Greece: the risk of another near-term default has increased
Following the Greek PSI in March, one would have thought Greece is out of the news until next month’s election. However, the risk of another near-term default has increased, putting it back in the spotlight.
Investors who hold Greek bonds that are government by foreign (non-Greek) laws are balking at "voluntary" debt forgiveness that private sector that held Greek bonds governed by Greek law provided.
The bonds governed by foreign law have to been voted on each individual and the investors appear to have blocked restructuring in 20 of the 36 cases. Altogether there is about $26.8 bln at stake. Of this amount, $15.3 bln appear to have resolved–ie, debt forgiveness. That leave about $11.5 bln that is the sticking point. One of those outstanding is a 450 mln euro FRN that is due May 15. It has a 30-day grace period to make the payment, according to press reports.
There is some fear that Greece could default on this sending it to a non-Greek court for resolution. Theoretically, Greece could just pay the full amount, but it does not seem so inclined and raises equitable treatment of private investors. Greece could refuse to pay anything, which it appears to have threatened to do, but this also raises questions of equitable treatment. Greece could negotiate with these creditors to find a middle ground, but this seems unlikely. The holders of Greek bonds that are governed under non-Greek law have until April 4th to declare their intent.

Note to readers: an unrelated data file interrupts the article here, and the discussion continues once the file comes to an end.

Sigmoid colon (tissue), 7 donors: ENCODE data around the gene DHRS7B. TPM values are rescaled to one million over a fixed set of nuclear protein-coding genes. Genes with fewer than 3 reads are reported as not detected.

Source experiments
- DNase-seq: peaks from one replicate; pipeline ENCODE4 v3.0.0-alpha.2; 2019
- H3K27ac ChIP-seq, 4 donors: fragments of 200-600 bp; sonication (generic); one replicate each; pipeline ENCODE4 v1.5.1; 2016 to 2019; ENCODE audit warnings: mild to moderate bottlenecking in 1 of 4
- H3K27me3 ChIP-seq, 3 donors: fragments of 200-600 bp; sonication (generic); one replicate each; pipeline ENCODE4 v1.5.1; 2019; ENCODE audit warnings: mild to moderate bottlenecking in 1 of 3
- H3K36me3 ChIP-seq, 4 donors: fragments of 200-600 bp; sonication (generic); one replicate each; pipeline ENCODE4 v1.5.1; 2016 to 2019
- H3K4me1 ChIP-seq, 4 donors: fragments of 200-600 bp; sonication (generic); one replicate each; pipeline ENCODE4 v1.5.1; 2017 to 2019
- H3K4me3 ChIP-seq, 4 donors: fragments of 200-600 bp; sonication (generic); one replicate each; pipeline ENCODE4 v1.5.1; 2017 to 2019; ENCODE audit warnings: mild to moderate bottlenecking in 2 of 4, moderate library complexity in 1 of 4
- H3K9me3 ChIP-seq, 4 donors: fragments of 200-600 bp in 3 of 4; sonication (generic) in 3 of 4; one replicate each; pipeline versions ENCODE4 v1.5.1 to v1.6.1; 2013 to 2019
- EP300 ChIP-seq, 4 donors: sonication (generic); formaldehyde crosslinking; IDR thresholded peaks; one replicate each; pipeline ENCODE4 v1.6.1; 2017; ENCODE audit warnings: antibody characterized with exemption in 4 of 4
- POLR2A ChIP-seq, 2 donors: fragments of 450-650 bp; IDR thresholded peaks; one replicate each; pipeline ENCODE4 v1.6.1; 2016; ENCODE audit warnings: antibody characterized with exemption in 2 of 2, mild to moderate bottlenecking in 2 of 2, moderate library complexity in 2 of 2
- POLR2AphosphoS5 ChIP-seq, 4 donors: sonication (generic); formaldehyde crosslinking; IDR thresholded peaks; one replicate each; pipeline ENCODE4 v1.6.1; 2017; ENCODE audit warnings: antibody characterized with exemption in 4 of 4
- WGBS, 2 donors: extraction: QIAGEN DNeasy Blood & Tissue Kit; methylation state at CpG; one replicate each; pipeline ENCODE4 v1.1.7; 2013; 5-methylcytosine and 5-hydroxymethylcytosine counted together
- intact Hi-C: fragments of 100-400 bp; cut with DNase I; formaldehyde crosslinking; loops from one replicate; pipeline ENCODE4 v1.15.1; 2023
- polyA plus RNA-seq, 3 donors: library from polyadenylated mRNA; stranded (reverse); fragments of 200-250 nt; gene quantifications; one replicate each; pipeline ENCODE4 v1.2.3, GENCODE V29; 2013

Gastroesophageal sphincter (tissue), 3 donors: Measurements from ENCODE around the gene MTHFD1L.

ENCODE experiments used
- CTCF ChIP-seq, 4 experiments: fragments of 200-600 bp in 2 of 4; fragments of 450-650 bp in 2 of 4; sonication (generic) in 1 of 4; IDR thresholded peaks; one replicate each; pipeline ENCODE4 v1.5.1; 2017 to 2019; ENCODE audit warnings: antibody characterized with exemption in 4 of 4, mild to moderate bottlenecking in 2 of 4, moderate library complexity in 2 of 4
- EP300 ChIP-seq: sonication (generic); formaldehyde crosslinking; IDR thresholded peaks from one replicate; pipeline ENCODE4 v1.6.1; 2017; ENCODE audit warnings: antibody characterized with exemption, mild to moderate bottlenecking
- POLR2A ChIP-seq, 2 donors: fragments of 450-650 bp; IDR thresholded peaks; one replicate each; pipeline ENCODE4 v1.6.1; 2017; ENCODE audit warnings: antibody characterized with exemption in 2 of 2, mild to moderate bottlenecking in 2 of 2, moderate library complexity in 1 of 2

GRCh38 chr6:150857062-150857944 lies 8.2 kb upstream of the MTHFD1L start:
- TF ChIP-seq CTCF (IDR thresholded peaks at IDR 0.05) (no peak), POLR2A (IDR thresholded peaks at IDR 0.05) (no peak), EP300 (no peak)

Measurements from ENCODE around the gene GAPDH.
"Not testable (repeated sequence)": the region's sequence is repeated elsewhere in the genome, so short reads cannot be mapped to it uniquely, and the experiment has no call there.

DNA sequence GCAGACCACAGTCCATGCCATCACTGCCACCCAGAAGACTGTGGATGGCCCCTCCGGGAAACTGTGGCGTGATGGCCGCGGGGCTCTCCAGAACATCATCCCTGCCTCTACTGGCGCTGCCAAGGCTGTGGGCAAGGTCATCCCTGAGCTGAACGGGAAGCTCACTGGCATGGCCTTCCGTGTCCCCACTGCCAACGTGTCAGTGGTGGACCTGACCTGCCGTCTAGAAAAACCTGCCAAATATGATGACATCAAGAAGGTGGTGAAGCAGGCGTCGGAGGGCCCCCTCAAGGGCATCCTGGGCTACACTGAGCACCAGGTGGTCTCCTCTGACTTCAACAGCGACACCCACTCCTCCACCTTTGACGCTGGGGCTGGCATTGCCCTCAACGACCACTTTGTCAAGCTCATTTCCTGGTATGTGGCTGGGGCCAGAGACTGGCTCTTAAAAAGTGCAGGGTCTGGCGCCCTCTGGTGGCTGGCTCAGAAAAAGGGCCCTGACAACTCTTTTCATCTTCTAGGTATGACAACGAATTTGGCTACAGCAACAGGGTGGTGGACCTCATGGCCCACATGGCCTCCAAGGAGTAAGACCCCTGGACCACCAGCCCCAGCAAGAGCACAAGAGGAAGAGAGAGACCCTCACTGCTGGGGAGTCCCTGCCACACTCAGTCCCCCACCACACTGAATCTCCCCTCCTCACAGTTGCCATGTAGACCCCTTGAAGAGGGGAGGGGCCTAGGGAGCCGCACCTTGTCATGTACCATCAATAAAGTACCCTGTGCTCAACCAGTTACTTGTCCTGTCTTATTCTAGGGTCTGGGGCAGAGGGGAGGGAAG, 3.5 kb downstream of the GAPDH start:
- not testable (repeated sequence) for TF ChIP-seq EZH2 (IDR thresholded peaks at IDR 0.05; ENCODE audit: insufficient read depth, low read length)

Turning to politics, amendments to key spending legislation are expected to be submitted over the next couple of weeks. There is a loophole in the procedural rules that allow amendments to be adopted even if there was not prior cabinet approval. This injects a greater element of uncertainty, especially ahead of the May 6th election. The latest polls shows the Socialists gaining 4.5 percentage points to 15.5% and the New Democracy slipping 2.5 points to 22.5%.
There has been some thought that the current coalition government could be maintained and technocrat PM Papademos actually staying on but as ice PM, with Samaras becoming PM. While this may be the best scenario for investors, the risk is that the public, which is facing even more austerity measures protests by withdrawing support from the major two parties. A fragmented parliament still seems like the most likely outcome at this juncture.
The new Greek 10-year bond yield rose today to 20.55%. It is the fifth consecutive session that yields have risen and are at new highs since the new bonds were issued in early March. In the past five sessions, the yield has risen 50 bp. The German 10-year yields has fallen 16 bp. The spread stands at 1824 bp, widening by 66 bp or 3% over this period.